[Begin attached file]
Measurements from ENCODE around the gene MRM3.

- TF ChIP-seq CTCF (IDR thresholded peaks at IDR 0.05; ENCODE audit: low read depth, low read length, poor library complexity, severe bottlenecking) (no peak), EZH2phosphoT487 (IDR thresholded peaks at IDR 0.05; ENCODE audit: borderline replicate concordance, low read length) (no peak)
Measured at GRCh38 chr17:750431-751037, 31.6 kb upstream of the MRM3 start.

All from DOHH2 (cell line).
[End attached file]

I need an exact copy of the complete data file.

Measurements from ENCODE around the gene MRM3.

- TF ChIP-seq CTCF (IDR thresholded peaks at IDR 0.05; ENCODE audit: low read depth, low read length, poor library complexity, severe bottlenecking) (no peak), EZH2phosphoT487 (IDR thresholded peaks at IDR 0.05; ENCODE audit: borderline replicate concordance, low read length) (no peak)
Measured at GRCh38 chr17:750431-751037, 31.6 kb upstream of the MRM3 start.

All from DOHH2 (cell line).